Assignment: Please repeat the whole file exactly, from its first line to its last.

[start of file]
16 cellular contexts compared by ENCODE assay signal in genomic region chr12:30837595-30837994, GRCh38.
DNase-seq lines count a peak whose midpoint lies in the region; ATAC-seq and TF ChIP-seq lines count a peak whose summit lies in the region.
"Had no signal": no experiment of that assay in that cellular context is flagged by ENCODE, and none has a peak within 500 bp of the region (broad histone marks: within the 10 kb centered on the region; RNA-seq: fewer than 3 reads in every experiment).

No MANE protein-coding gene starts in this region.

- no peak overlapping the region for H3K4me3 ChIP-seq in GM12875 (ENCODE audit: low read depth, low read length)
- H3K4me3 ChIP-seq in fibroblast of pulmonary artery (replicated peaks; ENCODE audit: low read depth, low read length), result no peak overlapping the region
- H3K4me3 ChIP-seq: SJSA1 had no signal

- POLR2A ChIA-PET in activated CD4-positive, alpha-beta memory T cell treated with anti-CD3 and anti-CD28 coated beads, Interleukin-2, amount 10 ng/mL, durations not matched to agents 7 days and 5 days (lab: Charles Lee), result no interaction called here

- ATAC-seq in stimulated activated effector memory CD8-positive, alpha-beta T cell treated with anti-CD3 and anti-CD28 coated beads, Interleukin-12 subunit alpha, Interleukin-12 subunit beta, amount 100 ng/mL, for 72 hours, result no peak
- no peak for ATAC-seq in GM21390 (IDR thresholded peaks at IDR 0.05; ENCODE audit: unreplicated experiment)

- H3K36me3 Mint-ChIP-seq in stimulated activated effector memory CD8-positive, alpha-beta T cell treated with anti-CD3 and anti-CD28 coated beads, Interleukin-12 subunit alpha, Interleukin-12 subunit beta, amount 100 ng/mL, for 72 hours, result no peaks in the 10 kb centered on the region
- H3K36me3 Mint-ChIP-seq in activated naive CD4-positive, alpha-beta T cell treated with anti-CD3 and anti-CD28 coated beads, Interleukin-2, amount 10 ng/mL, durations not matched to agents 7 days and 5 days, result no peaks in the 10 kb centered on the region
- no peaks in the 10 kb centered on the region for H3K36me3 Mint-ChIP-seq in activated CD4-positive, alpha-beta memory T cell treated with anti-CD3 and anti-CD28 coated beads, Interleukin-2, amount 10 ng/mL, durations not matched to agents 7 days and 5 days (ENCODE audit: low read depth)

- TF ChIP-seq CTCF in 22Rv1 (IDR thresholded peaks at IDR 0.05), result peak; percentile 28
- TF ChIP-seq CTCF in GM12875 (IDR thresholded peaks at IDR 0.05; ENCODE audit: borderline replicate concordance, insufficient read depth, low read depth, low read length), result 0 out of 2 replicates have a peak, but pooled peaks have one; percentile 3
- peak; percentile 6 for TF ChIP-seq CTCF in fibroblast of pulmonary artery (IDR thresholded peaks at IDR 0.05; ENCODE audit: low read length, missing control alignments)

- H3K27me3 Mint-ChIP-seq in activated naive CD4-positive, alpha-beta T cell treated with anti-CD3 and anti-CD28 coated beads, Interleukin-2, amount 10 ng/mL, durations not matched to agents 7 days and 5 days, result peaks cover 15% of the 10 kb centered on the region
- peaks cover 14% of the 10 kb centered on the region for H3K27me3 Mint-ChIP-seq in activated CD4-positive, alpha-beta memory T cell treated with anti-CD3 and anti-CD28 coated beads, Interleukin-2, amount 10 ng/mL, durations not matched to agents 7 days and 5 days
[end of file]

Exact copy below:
16 cellular contexts compared by ENCODE assay signal in genomic region chr12:30837595-30837994, GRCh38.
DNase-seq lines count a peak whose midpoint lies in the region; ATAC-seq and TF ChIP-seq lines count a peak whose summit lies in the region.
"Had no signal": no experiment of that assay in that cellular context is flagged by ENCODE, and none has a peak within 500 bp of the region (broad histone marks: within the 10 kb centered on the region; RNA-seq: fewer than 3 reads in every experiment).

No MANE protein-coding gene starts in this region.

- no peak overlapping the region for H3K4me3 ChIP-seq in GM12875 (ENCODE audit: low read depth, low read length)
- H3K4me3 ChIP-seq in fibroblast of pulmonary artery (replicated peaks; ENCODE audit: low read depth, low read length), result no peak overlapping the region
- H3K4me3 ChIP-seq: SJSA1 had no signal

- POLR2A ChIA-PET in activated CD4-positive, alpha-beta memory T cell treated with anti-CD3 and anti-CD28 coated beads, Interleukin-2, amount 10 ng/mL, durations not matched to agents 7 days and 5 days (lab: Charles Lee), result no interaction called here

- ATAC-seq in stimulated activated effector memory CD8-positive, alpha-beta T cell treated with anti-CD3 and anti-CD28 coated beads, Interleukin-12 subunit alpha, Interleukin-12 subunit beta, amount 100 ng/mL, for 72 hours, result no peak
- no peak for ATAC-seq in GM21390 (IDR thresholded peaks at IDR 0.05; ENCODE audit: unreplicated experiment)

- H3K36me3 Mint-ChIP-seq in stimulated activated effector memory CD8-positive, alpha-beta T cell treated with anti-CD3 and anti-CD28 coated beads, Interleukin-12 subunit alpha, Interleukin-12 subunit beta, amount 100 ng/mL, for 72 hours, result no peaks in the 10 kb centered on the region
- H3K36me3 Mint-ChIP-seq in activated naive CD4-positive, alpha-beta T cell treated with anti-CD3 and anti-CD28 coated beads, Interleukin-2, amount 10 ng/mL, durations not matched to agents 7 days and 5 days, result no peaks in the 10 kb centered on the region
- no peaks in the 10 kb centered on the region for H3K36me3 Mint-ChIP-seq in activated CD4-positive, alpha-beta memory T cell treated with anti-CD3 and anti-CD28 coated beads, Interleukin-2, amount 10 ng/mL, durations not matched to agents 7 days and 5 days (ENCODE audit: low read depth)

- TF ChIP-seq CTCF in 22Rv1 (IDR thresholded peaks at IDR 0.05), result peak; percentile 28
- TF ChIP-seq CTCF in GM12875 (IDR thresholded peaks at IDR 0.05; ENCODE audit: borderline replicate concordance, insufficient read depth, low read depth, low read length), result 0 out of 2 replicates have a peak, but pooled peaks have one; percentile 3
- peak; percentile 6 for TF ChIP-seq CTCF in fibroblast of pulmonary artery (IDR thresholded peaks at IDR 0.05; ENCODE audit: low read length, missing control alignments)

- H3K27me3 Mint-ChIP-seq in activated naive CD4-positive, alpha-beta T cell treated with anti-CD3 and anti-CD28 coated beads, Interleukin-2, amount 10 ng/mL, durations not matched to agents 7 days and 5 days, result peaks cover 15% of the 10 kb centered on the region
- peaks cover 14% of the 10 kb centered on the region for H3K27me3 Mint-ChIP-seq in activated CD4-positive, alpha-beta memory T cell treated with anti-CD3 and anti-CD28 coated beads, Interleukin-2, amount 10 ng/mL, durations not matched to agents 7 days and 5 days